(I hope my words are not in an unkind tone)     

Well, there are a lot of questions here. But basically, yes, I appreciate this life, despite it being short and unfair. Why? Because if I see no evidence for God's existence, then technically, there's nothing supernatural out there responsible for its creation, or for the state it's in now. There's nothing to be angry at. Nobody to shake a fist at, and say 'why the heck are you allowing this?' other than myself and my fellow humans. But taking the supernatural out of the equation leaves me and everyone else here responsible for making this world a better place. Not God. And there's no option for deferring happiness to an afterlife. We either help people out here, and make life a little better now, or it'll never happen. I admit that I HATE that there's no much injustice in this world. There's a lot that's broken.

But that being said, there IS hope, and its this -- we have each other. For every rotten person out there who's willing to destroy, there's a good person out there willing to heal and love. For every violent person, there's a peaceful one. There's the hope that we can do everything we personally can to make this world better. There's the hope that we can work together to make it happen. I believe there are good people everywhere. Morality changes from society to society, but it changes as understanding and education grow. What I'm trying to say (sorry, I am tired and sick) is that I have not written this earth off as a complete waste. When humans suffer, others step up to help them. When there's hunger, we offer food. When there's disaster, we offer relief. When something wrong happens, a lot of us do our best to put an end to it. So, that's the hope I have. That we humans aren't all bad, and that most of us are good, that most of us love and care and give a damn. :)


"Our lives are not our own. From womb to tomb we are bound to others. By every crime and act of kindness we birth our future." - Cloud Atlas

"To live in the hearts of those we leave behind is to never die." -Carl Sagan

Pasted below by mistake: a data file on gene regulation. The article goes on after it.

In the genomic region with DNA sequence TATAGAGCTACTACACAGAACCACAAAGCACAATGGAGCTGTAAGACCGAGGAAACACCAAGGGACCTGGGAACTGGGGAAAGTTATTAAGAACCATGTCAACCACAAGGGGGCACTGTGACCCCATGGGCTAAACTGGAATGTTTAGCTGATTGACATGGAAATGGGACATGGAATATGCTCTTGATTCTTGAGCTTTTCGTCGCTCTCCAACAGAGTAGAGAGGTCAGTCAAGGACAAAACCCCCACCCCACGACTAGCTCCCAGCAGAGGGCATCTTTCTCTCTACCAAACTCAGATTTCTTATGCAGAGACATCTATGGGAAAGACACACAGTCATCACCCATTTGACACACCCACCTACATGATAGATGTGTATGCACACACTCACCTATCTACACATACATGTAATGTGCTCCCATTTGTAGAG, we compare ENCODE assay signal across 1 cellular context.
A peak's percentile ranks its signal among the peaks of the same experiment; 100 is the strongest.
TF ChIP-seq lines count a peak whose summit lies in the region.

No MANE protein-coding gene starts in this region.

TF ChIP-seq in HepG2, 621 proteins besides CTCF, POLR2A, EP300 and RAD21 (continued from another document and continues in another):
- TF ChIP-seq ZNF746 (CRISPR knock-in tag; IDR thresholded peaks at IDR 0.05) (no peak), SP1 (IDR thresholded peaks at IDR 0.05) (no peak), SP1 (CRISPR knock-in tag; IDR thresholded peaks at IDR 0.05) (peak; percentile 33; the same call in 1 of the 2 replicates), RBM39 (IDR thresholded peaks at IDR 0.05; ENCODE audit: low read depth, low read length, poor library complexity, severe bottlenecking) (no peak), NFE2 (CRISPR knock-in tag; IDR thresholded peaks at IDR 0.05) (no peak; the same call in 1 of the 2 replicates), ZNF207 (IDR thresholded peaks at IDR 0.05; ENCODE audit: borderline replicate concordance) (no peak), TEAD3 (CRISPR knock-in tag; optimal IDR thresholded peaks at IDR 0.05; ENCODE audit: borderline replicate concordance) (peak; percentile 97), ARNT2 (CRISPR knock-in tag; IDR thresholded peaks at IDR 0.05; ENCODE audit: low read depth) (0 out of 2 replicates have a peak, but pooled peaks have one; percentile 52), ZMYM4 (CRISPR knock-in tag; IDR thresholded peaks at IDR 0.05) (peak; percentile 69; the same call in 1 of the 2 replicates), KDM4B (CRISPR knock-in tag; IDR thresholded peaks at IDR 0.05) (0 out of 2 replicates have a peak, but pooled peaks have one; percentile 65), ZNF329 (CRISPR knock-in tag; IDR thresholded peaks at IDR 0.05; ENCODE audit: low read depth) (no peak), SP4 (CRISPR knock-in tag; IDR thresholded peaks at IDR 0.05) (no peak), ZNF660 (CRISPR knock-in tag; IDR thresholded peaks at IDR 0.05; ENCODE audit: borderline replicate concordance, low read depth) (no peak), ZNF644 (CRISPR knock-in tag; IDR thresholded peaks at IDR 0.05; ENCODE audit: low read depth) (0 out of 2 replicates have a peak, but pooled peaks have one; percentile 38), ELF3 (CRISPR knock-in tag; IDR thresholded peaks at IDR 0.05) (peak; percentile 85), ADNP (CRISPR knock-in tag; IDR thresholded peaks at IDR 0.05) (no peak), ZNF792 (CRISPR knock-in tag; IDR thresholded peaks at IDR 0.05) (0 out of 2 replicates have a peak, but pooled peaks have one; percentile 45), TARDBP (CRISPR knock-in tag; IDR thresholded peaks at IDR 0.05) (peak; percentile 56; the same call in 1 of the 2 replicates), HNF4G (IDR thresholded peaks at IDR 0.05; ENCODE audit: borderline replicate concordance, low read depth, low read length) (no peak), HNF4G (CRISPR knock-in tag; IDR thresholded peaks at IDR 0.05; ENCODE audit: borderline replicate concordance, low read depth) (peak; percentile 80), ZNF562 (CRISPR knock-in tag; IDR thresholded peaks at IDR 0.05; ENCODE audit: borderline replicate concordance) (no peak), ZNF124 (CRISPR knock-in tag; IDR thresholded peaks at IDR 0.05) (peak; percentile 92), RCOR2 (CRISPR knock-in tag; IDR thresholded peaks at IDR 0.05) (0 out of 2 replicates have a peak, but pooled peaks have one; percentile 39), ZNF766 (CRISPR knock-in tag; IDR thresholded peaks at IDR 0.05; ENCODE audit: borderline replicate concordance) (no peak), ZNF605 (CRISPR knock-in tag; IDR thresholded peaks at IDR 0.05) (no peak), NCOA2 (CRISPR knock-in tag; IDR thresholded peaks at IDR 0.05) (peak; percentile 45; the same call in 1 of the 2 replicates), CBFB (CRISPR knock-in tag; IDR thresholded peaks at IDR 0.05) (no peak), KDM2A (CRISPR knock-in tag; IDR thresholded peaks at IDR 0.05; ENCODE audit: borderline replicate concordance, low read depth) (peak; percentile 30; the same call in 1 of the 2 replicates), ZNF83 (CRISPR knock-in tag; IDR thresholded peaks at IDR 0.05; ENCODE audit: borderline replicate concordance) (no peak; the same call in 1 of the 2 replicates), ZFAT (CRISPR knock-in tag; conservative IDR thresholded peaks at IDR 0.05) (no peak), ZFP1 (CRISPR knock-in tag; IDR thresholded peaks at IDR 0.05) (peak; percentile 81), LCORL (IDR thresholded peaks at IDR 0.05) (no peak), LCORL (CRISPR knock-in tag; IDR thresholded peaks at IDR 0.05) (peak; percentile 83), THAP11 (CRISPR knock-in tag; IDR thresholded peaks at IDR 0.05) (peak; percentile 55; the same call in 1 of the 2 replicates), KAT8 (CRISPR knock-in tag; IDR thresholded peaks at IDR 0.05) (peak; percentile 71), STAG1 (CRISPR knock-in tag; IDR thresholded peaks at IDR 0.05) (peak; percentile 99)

DeterminedJuliet

  • The Stone Lady of HAF
  • Global Moderator
  • Blessing Her Holy Hooves
  • *****
  • Posts: 4396
  • Gender: Female
  • Don't Blink
Re: Your conversion to atheism
« Reply #34 on: March 25, 2012, 06:30:31 PM »
But that being said, there IS hope, and its this -- we have each other. For every rotten person out there who's willing to destroy, there's a good person out there willing to heal and love. For every violent person, there's a peaceful one. There's the hope that we can do everything we personally can to make this world better. There's the hope that we can work together to make it happen. I believe there are good people everywhere.



:)
"We’ve thought of life by analogy with a journey, with pilgrimage which had a serious purpose at the end, and the THING was to get to that end; success, or whatever it is, or maybe heaven after you’re dead. But, we missed the point the whole way along; It was a musical thing and you were supposed to sing, or dance, while the music was being played.

Amicale

  • Nerdy cat lady
  • Guardian of Reason
  • *****
  • Posts: 5484
  • Gender: Female
  • Nom nom nom
Re: Your conversion to atheism
« Reply #35 on: March 25, 2012, 06:37:00 PM »
But that being said, there IS hope, and its this -- we have each other. For every rotten person out there who's willing to destroy, there's a good person out there willing to heal and love. For every violent person, there's a peaceful one. There's the hope that we can do everything we personally can to make this world better. There's the hope that we can work together to make it happen. I believe there are good people everywhere.



:)

Thank you for this! It made me smile. I'll take those odds, too!  :)


"Our lives are not our own. From womb to tomb we are bound to others. By every crime and act of kindness we birth our future." - Cloud Atlas

"To live in the hearts of those we leave behind is to never die." -Carl Sagan

Sandra Craft

  • Surprisingly OK
  • Global Moderator
  • The Cure for Boredom is Curiosity. There is No Cure For Curiosity.
  • *****
  • Posts: 9559
  • Gender: Female
Re: Your conversion to atheism
« Reply #36 on: March 25, 2012, 07:24:29 PM »
Thank you for this! It made me smile. I'll take those odds, too!  :)

Make that ditto for me.
Sandy